What are we to make of apocryphal Iraqi insurgent leader Abu Omar al-Baghdadi? We have been repeatedly told he is dead, he is captured, or he never existed. Every time one of these theories is announced to the world, he issues another statement. In 2007, he issued a statement daring Washington to nuke Iran. After Obama’s election he tentatively offered a truce if the US would immediately withdraw. Now he (supposedly) issues a statement urging his insurgents to keep fighting despite the US pull-back from Iraq’s cities. From Stars & Stripes, July 10:
Sunni leader resurfaces in recording
A suspected Sunni insurgent leader whom Iraqi forces claimed to have captured earlier this year is said to be the source of an audio recording posted online that calls for attacks on U.S. forces and recruits fighters back to the side of “the real jihadists,” according to a report in The New York Times.
Abu Omar al-Baghdadi is the reputed leader of the Islamic State of Iraq.
The Iraqi government claimed in April that al-Baghdadi had been captured, however no proof was offered and American officials never confirmed the report.
U.S. leaders have voiced the suspicion that al-Baghdadi is a fictional character conjured up to give an Iraqi face to the leadership of al-Qaida in Iraq, the Times noted.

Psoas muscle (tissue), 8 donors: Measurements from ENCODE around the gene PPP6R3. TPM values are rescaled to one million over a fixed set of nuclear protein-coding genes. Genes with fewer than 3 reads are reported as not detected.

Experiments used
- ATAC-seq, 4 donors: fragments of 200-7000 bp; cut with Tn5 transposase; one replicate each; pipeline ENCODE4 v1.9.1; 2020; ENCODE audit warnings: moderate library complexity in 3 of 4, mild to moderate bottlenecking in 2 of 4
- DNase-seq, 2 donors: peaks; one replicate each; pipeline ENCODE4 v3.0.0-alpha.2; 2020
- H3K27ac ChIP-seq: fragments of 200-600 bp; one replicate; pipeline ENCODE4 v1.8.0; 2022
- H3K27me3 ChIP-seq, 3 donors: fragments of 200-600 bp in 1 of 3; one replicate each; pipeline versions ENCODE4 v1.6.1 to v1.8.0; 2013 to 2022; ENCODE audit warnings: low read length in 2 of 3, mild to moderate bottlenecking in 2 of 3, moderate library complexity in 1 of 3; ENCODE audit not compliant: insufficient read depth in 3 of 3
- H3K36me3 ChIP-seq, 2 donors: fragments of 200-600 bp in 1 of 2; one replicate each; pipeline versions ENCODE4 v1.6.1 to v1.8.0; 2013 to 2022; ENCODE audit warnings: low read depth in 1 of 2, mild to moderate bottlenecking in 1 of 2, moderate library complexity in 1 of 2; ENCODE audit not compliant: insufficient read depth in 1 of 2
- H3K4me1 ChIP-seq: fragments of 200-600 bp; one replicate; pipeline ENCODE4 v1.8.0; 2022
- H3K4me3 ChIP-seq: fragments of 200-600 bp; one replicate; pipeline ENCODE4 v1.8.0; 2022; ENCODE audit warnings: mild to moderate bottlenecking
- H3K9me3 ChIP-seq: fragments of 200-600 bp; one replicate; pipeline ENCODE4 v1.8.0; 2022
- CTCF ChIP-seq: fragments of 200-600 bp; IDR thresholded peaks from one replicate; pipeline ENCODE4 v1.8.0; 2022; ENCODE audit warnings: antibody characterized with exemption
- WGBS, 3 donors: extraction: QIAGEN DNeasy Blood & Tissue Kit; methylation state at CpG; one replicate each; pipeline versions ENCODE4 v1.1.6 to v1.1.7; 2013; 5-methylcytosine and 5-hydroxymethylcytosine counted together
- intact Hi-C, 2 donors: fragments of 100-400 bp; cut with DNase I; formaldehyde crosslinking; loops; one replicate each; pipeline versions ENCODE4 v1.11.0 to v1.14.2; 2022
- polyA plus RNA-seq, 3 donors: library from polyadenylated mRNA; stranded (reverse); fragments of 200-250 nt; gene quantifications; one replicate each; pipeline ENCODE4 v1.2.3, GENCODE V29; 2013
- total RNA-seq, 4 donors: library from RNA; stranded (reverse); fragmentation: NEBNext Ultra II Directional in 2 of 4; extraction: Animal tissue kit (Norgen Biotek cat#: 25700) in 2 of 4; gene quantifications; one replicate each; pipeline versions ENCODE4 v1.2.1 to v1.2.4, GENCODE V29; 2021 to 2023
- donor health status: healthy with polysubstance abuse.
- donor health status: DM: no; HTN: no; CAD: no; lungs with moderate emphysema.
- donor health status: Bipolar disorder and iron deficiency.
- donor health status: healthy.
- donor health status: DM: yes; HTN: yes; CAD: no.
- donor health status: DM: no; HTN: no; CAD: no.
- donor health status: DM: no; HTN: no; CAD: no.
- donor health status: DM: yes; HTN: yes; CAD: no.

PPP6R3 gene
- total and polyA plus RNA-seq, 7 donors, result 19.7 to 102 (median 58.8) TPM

The voice on the tape called for striking out against the U.S. military despite the recent pullback from Iraqi cities.
“Even if they are in one spot in the Iraqi desert, away from all forms of life, every Muslim must fight them until they are kicked out of that spot,” the audio statement said, according to the Times.
The speaker also seemed to acknowledge that the insurgency has lost momentum in recent years and openly recruited members, according to the times.
“Come back to the real jihadists,” he said.
“We are not going to hurt you. We are friends. We have always wished you a great life and to go to heaven after you die.”
The paper said it was not possible to confirm the authenticity of the statement, posted on a site popular with jihadists, and an Iraqi government spokesman did not return a call seeking comment.
See our last post on Iraq, the insurgency and the politics of withdrawal.
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